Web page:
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Issues in Science and Technology Librarianship
Fall 2007
DOI:10.5062/F4QR4V2Z

URLs in this document have been updated. Links enclosed in {curly brackets} have been changed. If a replacement link was located, the new URL was added and the link is active; if a new site could not be identified, the broken link was removed.

Science and Technology Resources on the Internet

A Guide to Resources for Severely Wounded Operation Iraqi Freedom (OIF) and Operation Enduring Freedom (OEF) Veterans

Danielle Carlock
Reference and Instruction Librarian
Arizona State University at the Polytechnic Campus
Mesa, Arizona
danielle.carlock@asu.edu

Copyright 2007, Danielle Carlock. Used with permission.

This article is dedicated to the military personnel and veterans of Operation Iraqi Freedom and Operation Enduring Freedom, particularly Joseph "Jay" Briseno Jr. The author would like to thank Lisa Cahill, Assistant Director of the Student Success Center at Arizona State University at the Polytechnic campus for reviewing the manuscript and providing editing assistance.

A longer version of this article is available at {http://knet.asu.edu/research/?getObject=asulib:142486}

Introduction

Military personnel in Iraq and Afghanistan are surviving wounds in numbers far greater than previous wars. Largely due to advances in body armor and combat medicine as well as the rapidity of evacuation, survivorship is close to ninety percent (Gawande 2004). However many wounded service members are surviving severe injuries which will require sophisticated, comprehensive, and often lifelong care. The purpose of this article is to identify helpful resources for healthcare professionals, veterans, and their families.

Blasts, especially those generated by improvised explosive devices (IEDs) are the cause of 65% of Operation Enduring Freedom (OEF) and Operation Iraqi Freedom (OIF) casualties (Defense Manpower Data Center 2007). Explosive devices produce a characteristic pattern of injuries: traumatic brain injury (TBI), blindness, spinal cord injuries, burns, and damage to the limbs resulting in amputation. Many military personnel are sustaining more than one of these wounds. The term polytrauma is being used to describe complex, serious injuries to more than one body system (Scott et al. 2006; Eckholm 2006).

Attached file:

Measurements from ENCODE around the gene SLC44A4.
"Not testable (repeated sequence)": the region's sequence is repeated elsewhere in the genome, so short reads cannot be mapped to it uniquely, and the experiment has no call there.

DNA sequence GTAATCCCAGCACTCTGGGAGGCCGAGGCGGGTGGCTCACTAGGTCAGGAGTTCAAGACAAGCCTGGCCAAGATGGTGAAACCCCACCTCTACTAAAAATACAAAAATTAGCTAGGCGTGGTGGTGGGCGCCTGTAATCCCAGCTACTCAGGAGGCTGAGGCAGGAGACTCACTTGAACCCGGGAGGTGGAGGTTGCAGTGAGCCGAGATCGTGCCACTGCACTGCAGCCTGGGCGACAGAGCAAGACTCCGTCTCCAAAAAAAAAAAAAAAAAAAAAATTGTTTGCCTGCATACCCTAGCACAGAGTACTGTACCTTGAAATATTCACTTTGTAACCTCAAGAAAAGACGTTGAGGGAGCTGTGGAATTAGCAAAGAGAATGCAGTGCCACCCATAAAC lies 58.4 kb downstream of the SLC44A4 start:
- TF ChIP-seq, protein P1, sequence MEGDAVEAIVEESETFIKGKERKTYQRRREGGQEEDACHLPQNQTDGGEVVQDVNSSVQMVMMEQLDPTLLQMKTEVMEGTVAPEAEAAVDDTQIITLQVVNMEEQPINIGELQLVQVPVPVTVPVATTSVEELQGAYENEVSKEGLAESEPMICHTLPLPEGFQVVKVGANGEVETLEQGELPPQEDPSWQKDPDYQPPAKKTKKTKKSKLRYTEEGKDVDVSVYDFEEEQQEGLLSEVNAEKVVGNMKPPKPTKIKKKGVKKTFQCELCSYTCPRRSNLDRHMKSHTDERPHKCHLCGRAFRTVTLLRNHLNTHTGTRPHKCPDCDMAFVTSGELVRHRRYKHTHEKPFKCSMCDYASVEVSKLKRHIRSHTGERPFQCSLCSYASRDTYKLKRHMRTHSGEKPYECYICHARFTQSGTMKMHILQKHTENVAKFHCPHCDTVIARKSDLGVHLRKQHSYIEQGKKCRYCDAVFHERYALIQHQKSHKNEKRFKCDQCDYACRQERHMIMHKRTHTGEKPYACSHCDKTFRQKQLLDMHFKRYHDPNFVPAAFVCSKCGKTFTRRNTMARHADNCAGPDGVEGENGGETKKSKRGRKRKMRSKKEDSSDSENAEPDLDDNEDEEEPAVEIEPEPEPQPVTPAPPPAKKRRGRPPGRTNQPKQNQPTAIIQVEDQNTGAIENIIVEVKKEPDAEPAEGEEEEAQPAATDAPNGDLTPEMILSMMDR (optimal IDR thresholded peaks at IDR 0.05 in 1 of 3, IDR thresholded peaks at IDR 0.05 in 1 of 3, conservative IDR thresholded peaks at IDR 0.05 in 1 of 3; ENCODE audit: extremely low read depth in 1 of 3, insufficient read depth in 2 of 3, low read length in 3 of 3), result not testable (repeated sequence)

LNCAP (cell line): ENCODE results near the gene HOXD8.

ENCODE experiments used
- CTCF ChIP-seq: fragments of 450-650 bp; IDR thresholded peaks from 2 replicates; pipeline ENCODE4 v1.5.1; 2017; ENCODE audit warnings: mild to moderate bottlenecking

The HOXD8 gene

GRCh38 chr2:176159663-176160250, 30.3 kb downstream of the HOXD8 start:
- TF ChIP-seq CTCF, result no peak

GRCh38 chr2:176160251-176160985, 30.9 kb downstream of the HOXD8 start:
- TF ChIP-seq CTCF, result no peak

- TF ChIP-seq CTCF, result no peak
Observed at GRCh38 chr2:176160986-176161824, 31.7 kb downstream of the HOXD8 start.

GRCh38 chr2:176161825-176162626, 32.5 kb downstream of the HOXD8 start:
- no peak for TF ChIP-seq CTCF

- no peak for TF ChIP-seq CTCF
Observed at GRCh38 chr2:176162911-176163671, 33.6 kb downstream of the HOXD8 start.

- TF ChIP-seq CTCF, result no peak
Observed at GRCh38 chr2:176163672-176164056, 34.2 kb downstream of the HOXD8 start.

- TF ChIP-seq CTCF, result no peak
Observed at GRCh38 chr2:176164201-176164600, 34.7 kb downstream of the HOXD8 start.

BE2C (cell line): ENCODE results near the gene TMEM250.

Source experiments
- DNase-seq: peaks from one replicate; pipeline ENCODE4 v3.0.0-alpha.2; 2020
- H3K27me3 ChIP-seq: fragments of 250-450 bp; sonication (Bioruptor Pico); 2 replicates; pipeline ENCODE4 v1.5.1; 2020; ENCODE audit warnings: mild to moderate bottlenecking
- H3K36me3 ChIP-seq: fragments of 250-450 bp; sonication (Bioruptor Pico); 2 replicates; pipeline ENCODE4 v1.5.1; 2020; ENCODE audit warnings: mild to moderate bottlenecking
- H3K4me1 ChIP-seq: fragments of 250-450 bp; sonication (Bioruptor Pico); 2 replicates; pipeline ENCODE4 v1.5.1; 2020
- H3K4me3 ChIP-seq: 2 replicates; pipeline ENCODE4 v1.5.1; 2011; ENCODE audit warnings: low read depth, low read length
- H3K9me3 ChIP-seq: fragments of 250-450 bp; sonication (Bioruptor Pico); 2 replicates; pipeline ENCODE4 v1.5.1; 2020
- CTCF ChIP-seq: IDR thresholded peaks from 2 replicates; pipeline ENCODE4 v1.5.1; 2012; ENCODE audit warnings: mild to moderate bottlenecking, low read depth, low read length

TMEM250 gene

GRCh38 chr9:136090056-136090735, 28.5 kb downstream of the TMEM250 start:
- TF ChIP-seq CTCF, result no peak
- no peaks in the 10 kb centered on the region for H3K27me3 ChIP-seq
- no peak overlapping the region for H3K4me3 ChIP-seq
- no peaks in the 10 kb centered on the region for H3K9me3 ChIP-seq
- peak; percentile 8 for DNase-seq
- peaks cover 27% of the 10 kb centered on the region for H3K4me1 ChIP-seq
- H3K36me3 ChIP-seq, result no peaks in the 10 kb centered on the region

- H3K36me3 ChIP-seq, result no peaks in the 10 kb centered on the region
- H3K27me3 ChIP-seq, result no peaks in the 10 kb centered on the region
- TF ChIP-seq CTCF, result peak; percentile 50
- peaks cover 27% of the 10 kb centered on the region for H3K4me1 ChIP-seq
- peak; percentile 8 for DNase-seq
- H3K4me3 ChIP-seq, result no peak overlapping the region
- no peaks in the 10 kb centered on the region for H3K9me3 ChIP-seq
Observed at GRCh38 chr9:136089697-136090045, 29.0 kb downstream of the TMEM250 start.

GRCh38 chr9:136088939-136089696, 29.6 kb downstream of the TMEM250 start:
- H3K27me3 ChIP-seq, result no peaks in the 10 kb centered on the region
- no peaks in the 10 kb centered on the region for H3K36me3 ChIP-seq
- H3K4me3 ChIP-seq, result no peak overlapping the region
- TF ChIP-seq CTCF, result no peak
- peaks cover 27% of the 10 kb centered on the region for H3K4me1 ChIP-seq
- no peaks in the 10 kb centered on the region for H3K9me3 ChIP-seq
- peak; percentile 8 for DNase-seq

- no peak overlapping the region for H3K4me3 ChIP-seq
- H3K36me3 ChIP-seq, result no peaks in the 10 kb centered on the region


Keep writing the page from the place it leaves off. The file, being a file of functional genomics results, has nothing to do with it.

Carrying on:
Post-traumatic stress disorder (PTSD) is commonly experienced by veterans and others who have survived traumatic events. It is characterized by hypervigilance, avoidance, numbing, and re-experiencing of the traumatic event (Friedman 2006). The unique nature of the OIF/OEF conflicts, which include multiple and lengthy deployments, urban warfare, terrorist attacks, and the ever present threat from roadside bombs, places special burdens on military service members. Therefore it is not surprising that PTSD is being reported in substantial numbers in returning service members (Friedman 2006; Seal et al. 2007).

Traumatic brain injury (TBI) has been called the "signature injury" of the wars in Iraq and Afghanistan. TBI can cause attention, memory, and language problems as well as headaches, sleep disturbances, and personality changes (Okie 2005). Most OEF/OIF traumatic brain injuries result in what is referred to as closed injuries (no penetration of the skull) which Kevlar helmets cannot protect against (Warden 2005; Okie 2005). Closed traumatic brain injuries may not cause any outward physical signs or symptoms so if the case is mild, it may go unrecognized and untreated (President's Commission on Care for America's Returning Wounded Warriors 2007a).